Drawing Room Confessions #6: Rosalind Nashashibi

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(…) You can go into a situation knowing that you’re interested and even knowing why you’re interested, but it’s the filmmaking that gets you closer to the parts of your knowledge that are inaccessible or not yet accessible. The way I used to make films was to look at places that attracted me – places that intimidated me or excited me or places I liked – and then film in order to really look at them. Now I try to get a bit closer to knowing, to constructing something. I’m already one step further when I start than I used to be. I’d like to put those two ways of working together. Still, it’s really only about trying to find out why I’m going back to this place or situation in the first place. (…)

THE CAST

ROSALIND ……………………………….. Rosalind Nashashibi1
THE EGOIST ……………………………….. Raimundas Malašauskas2
THE BLIND MAN ……………………………….. Laure Prouvost3
TANGO ……………………………….. Emma Davie4

Made of words and exchanges, with no images, Drawing Room Confessions is open to diverse practices and voices. It is named after a game played at the end of the nineteenth century in England and France, which consisted of a fixed questionnaire answered by players to reveal their tastes, aspirations and personalities. For every issue of the journal, one artist is invited to play the serious and playful game of conversation.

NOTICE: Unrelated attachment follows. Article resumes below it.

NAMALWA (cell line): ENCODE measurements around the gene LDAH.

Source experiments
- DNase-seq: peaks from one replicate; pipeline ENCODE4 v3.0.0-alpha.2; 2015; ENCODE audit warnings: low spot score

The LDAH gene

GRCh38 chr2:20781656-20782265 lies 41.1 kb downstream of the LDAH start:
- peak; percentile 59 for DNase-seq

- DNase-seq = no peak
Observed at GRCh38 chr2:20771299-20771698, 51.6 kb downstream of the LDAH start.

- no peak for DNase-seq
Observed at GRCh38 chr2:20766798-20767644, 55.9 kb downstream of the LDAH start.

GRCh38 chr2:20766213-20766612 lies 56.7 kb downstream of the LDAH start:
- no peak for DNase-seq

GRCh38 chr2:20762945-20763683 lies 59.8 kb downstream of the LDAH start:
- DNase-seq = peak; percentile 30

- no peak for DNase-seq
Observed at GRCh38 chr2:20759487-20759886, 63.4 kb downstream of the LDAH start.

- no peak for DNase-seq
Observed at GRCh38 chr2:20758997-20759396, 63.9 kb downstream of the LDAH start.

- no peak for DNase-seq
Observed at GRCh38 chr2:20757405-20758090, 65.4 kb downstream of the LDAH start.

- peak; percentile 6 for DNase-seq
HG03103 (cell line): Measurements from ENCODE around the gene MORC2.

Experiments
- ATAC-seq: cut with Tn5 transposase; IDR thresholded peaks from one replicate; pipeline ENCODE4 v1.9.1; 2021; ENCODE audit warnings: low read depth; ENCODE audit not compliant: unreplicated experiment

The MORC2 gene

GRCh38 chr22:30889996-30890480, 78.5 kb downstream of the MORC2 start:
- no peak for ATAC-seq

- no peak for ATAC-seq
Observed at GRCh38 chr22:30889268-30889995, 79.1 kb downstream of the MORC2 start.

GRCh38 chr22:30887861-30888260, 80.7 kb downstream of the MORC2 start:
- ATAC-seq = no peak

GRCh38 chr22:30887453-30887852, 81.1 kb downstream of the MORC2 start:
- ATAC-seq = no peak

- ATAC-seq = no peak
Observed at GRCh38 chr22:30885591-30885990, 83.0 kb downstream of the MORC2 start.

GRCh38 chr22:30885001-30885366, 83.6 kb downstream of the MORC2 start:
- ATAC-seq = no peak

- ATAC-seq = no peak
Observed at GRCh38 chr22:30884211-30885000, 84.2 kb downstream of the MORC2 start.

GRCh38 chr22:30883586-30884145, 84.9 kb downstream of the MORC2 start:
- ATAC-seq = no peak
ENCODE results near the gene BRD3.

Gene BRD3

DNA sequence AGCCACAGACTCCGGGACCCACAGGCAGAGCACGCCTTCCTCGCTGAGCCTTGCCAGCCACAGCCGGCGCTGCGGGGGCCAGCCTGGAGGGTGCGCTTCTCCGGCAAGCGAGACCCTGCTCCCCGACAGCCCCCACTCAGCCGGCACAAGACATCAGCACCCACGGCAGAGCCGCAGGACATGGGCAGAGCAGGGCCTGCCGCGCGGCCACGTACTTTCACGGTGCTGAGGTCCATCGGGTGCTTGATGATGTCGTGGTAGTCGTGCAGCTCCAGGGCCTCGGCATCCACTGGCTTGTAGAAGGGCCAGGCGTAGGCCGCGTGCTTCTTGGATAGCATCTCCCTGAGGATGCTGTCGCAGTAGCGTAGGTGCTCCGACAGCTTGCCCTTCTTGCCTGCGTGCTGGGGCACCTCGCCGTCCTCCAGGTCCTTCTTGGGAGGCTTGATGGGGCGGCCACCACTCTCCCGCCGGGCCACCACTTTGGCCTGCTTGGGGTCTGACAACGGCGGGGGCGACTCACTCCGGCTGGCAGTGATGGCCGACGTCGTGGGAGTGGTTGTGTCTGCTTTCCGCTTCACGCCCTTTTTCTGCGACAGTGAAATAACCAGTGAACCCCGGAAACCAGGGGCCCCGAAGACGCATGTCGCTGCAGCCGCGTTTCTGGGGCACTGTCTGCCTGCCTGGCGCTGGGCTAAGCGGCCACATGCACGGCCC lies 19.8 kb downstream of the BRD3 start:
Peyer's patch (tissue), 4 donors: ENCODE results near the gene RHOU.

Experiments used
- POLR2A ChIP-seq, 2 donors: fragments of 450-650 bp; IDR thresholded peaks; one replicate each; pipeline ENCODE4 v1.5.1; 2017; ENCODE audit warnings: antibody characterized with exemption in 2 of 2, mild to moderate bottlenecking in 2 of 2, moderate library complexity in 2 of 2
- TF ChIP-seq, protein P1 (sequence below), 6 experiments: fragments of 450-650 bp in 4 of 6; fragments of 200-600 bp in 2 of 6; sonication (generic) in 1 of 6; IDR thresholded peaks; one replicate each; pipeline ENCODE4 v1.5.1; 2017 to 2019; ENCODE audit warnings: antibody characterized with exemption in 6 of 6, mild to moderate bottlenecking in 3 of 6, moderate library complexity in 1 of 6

Each section follows a set of rules, only the players change, as interviewers from a wide range of fields contribute to a portrait of the artist at a certain time.

“You can go into a situation knowing that you’re interested and even knowing why you’re interested, but it’s the filmmaking that gets you closer to the parts of your knowledge that are inaccessible or not yet accessible. The way I used to make films was to look at places that attracted me – places that intimidated me or excited me or places I liked – and then film in order to really look at them. Now I try to get a bit closer to knowing, to constructing something. I’m already one step further when I start than I used to be. I’d like to put those two ways of working together. Still, it’s really only about trying to find out why I’m going back to this place or situation in the first place.”

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